Just as Blunted gave no hint of the commercial dam buster to come, The Score, dotted with smart interpolations, left little hint of the creative earthquakes ahead. But with Wyclef's stunning The Carnival and, now, The Miseducation of Lauryn Hill, Lauryn and her Fugee brother have established themselves as leaders in the genre of hip-hop soul. After pushing the commercial envelope, they've returned to push the aesthetic one.
Hip-hop soul is the music of Mary J. Blige, D'Angelo and Erykah Badu, a genre in which artists interpret this generation's experience through hip-hop's beats and outlook folded into soulful melodies and tenderness. Though some artists, like Clef and Lauryn, sing and rhyme, in hip-hop soul the singing and rhyming do not clearly demarcate hip-hop and R&B hip-hop soul is fluid enough to largely escape simple definition, though you know it when you hear it, and, generally, what you hear is greater musical ambition and courage than in most traditional hip-hop.
The chocolate-skinned twenty-three-year-old working single mom named Lauryn Hill blessed with a beauty that attracts the fellas without turning away the sistas is that rare artist who can be righteous and not self-righteous, who thinks a lot of herself without ego tripping. That's partly because she's so very honest "Every time I try to be," she says in the title song," what someone has thought of me/So caught up, I wasn't able to achieve" and partly because within her self-love message you can hear her implicitly saying "Love yo'self." Her confidence "You can't match this rapper-slash-actress/More powerful than two Cleopatras.... MCs ain't ready to take it to the Serengeti/My rhymes is heavy like the mind of Sister Betty [Shabazz]," from "Everything Is Everything" makes you feel confident. She sounds like an artist you could, should, look up to, like Chuck D back in his heyday.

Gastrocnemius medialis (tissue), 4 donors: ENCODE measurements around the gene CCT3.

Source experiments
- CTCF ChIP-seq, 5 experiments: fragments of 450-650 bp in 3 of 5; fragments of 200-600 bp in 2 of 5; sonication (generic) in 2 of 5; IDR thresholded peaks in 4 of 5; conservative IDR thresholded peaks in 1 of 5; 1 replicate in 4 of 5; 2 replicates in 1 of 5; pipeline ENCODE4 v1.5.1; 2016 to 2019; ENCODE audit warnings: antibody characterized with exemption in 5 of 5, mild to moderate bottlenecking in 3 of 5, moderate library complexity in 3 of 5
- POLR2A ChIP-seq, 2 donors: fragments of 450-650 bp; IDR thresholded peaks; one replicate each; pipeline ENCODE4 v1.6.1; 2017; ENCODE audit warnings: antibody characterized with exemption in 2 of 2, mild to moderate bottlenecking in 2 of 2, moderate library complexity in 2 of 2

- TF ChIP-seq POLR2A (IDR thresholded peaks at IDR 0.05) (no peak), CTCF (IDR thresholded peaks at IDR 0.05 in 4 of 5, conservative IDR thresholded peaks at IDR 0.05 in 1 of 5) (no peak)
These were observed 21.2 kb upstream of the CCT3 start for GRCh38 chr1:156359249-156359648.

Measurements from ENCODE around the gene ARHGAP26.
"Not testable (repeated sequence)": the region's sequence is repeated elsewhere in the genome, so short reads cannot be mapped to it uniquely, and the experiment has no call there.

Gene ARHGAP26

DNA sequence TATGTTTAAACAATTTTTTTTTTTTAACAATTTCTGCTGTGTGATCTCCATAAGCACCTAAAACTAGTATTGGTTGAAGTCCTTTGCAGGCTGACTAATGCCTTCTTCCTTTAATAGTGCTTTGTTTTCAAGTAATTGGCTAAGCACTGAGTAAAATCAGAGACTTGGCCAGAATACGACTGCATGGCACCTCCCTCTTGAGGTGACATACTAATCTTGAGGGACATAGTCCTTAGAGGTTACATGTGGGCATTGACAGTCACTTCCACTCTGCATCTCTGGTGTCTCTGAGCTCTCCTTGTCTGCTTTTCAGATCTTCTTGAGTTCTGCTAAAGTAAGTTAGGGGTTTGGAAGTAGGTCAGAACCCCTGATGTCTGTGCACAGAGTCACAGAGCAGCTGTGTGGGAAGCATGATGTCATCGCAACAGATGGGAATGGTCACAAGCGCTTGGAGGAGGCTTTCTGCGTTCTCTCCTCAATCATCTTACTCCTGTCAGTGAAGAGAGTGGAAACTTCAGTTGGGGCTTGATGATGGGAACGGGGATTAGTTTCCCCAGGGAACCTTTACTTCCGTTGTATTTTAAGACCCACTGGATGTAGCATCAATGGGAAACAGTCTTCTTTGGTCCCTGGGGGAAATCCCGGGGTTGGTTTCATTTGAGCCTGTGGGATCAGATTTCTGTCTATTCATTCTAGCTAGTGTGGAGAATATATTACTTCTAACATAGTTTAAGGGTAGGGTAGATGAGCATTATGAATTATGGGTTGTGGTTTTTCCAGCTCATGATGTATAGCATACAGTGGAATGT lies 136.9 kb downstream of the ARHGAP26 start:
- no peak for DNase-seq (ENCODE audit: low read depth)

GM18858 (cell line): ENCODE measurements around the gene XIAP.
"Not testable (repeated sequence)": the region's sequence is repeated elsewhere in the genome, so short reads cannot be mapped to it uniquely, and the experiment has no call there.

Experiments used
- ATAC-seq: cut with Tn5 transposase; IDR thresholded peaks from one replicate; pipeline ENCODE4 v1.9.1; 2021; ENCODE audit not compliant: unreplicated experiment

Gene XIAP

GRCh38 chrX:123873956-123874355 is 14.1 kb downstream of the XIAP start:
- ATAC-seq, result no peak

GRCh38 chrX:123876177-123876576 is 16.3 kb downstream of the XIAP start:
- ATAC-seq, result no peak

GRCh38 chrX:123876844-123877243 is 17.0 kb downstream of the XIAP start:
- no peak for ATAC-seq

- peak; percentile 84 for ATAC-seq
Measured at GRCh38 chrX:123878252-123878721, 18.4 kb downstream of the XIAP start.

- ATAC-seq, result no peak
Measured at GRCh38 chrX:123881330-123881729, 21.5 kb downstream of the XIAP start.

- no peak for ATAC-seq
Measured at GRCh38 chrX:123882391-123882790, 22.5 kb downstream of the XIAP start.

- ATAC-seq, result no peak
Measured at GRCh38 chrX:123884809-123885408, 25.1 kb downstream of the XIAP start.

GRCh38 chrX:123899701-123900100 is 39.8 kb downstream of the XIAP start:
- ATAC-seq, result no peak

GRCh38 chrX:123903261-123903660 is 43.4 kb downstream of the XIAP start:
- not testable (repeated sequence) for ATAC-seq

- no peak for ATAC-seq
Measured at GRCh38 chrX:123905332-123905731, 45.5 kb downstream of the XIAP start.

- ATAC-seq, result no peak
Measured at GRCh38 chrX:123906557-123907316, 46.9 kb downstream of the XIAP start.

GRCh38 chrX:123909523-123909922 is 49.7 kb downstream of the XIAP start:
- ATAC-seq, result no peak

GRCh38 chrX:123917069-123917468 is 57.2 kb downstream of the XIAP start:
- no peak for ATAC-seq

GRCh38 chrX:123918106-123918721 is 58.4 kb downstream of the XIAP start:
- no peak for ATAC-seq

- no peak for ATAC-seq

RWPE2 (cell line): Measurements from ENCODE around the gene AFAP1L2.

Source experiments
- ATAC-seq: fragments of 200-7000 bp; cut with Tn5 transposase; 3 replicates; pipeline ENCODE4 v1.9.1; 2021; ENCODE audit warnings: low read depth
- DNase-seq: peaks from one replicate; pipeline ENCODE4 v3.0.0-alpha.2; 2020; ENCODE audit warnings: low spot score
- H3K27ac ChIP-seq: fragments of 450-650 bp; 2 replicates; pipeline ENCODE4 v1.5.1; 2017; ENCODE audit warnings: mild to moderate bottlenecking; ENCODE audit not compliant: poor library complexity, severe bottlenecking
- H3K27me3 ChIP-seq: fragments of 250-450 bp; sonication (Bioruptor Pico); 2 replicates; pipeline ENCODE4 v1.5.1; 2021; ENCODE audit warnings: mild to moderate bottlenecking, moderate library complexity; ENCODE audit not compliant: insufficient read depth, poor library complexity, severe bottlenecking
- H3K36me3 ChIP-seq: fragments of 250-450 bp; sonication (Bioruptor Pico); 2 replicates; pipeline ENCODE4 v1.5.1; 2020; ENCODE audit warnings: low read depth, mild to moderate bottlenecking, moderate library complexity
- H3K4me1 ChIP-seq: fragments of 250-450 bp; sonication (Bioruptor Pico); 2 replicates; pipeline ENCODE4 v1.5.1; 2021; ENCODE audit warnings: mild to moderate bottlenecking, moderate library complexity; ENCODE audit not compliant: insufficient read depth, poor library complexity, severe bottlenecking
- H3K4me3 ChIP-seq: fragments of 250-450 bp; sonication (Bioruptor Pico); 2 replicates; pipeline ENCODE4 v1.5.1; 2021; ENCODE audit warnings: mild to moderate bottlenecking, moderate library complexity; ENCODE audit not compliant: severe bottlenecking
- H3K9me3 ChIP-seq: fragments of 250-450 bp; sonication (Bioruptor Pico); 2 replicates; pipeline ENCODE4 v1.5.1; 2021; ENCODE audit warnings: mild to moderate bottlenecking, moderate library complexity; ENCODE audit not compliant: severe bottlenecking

She sounds like that before you even realize what she's rhyming about, because the very timbre of her voice that deep, oven-roasted sound when rhyming, the sweet, melancholy-tinged midrange she owns when singing, the way she always comes confidently from deep within her chest it communicates a self-respect and self-love. The sound of a woman who takes herself seriously. A sound that recalls, for me, the sharp, strong voice of Joni Mitchell. Joni seems a musical North Star for Lauryn, with her biting honesty, her musical innovativeness that's never exposed in an ornate or showy way, her confidence to keep it simple. Both speak universal truths from a definitely female perch.
Lauryn's epic, adoring tribute to her young son, "To Zion," is one of the album's high points. While the legendary Carlos Santana plays a sweet acoustic Spanish guitar behind her, Lauryn speaks of weighing whether or not to have her baby: "Woe this crazy circumstance/I knew his life deserved a chance/But everybody told me to be smart/'Look at your career,' they said/'Lauryn, baby, use your head'/But instead I chose to use my heart."
She goes on throughout the record vacillating between hip-hop-based shoulder shakers like "Everything Is Everything," dramatic ballads like "Nothing Even Matters," with hip-hop-soul king D'Angelo, and smooth and infectious joints with the warmth of old Stevie Wonder, like the hidden track "Can't Take My Eyes Off of You" and the title song. It's an album like few hip-hop albums, like most hip-hop-soul classics that you could play at a family reunion, or any sort of multigenerational party, and get everyone bouncing and singing along without anyone ever having to cringe. Lauryn is the sort of young woman whom the old women smile at lovingly, their eyes saying, "With people like you around, this generation, and your music, might just be all right, after all." Maybe it wasn't a deal with the devil. Maybe it was with an angel.
(Posted: Aug 12, 1998)
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yeah, but i guess still diserves 5
Sep 28, 2007 09:32:11
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